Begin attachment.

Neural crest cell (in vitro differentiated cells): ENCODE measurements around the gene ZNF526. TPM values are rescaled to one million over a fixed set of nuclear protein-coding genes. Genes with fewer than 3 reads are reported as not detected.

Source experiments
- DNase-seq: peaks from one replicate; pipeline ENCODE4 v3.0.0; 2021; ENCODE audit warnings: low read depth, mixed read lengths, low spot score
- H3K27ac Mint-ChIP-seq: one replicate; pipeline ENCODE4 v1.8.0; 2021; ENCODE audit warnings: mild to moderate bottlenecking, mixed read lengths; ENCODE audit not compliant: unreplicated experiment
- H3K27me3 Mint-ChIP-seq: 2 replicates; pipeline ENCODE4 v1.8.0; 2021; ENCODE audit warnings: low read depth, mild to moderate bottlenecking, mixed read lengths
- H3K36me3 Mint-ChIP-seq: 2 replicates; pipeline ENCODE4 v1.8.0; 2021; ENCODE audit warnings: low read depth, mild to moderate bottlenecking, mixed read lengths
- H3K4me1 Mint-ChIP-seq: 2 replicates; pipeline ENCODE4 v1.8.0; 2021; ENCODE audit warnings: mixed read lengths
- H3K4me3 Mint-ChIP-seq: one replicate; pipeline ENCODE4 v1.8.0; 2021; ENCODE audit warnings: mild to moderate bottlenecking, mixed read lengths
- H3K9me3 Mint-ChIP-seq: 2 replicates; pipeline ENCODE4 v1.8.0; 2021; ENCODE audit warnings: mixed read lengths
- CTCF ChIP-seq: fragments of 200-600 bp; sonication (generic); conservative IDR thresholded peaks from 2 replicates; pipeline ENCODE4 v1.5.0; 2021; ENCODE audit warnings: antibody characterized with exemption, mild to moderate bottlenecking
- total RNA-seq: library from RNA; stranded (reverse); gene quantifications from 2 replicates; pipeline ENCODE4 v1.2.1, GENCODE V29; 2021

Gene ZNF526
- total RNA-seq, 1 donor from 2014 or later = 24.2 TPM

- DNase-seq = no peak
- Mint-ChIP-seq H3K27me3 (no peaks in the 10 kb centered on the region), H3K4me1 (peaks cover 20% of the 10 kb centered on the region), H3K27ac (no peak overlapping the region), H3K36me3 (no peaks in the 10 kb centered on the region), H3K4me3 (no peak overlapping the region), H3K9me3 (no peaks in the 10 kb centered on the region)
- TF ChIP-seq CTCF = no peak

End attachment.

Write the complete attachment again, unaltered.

Neural crest cell (in vitro differentiated cells): ENCODE measurements around the gene ZNF526. TPM values are rescaled to one million over a fixed set of nuclear protein-coding genes. Genes with fewer than 3 reads are reported as not detected.

Source experiments
- DNase-seq: peaks from one replicate; pipeline ENCODE4 v3.0.0; 2021; ENCODE audit warnings: low read depth, mixed read lengths, low spot score
- H3K27ac Mint-ChIP-seq: one replicate; pipeline ENCODE4 v1.8.0; 2021; ENCODE audit warnings: mild to moderate bottlenecking, mixed read lengths; ENCODE audit not compliant: unreplicated experiment
- H3K27me3 Mint-ChIP-seq: 2 replicates; pipeline ENCODE4 v1.8.0; 2021; ENCODE audit warnings: low read depth, mild to moderate bottlenecking, mixed read lengths
- H3K36me3 Mint-ChIP-seq: 2 replicates; pipeline ENCODE4 v1.8.0; 2021; ENCODE audit warnings: low read depth, mild to moderate bottlenecking, mixed read lengths
- H3K4me1 Mint-ChIP-seq: 2 replicates; pipeline ENCODE4 v1.8.0; 2021; ENCODE audit warnings: mixed read lengths
- H3K4me3 Mint-ChIP-seq: one replicate; pipeline ENCODE4 v1.8.0; 2021; ENCODE audit warnings: mild to moderate bottlenecking, mixed read lengths
- H3K9me3 Mint-ChIP-seq: 2 replicates; pipeline ENCODE4 v1.8.0; 2021; ENCODE audit warnings: mixed read lengths
- CTCF ChIP-seq: fragments of 200-600 bp; sonication (generic); conservative IDR thresholded peaks from 2 replicates; pipeline ENCODE4 v1.5.0; 2021; ENCODE audit warnings: antibody characterized with exemption, mild to moderate bottlenecking
- total RNA-seq: library from RNA; stranded (reverse); gene quantifications from 2 replicates; pipeline ENCODE4 v1.2.1, GENCODE V29; 2021

Gene ZNF526
- total RNA-seq, 1 donor from 2014 or later = 24.2 TPM

- DNase-seq = no peak
- Mint-ChIP-seq H3K27me3 (no peaks in the 10 kb centered on the region), H3K4me1 (peaks cover 20% of the 10 kb centered on the region), H3K27ac (no peak overlapping the region), H3K36me3 (no peaks in the 10 kb centered on the region), H3K4me3 (no peak overlapping the region), H3K9me3 (no peaks in the 10 kb centered on the region)
- TF ChIP-seq CTCF = no peak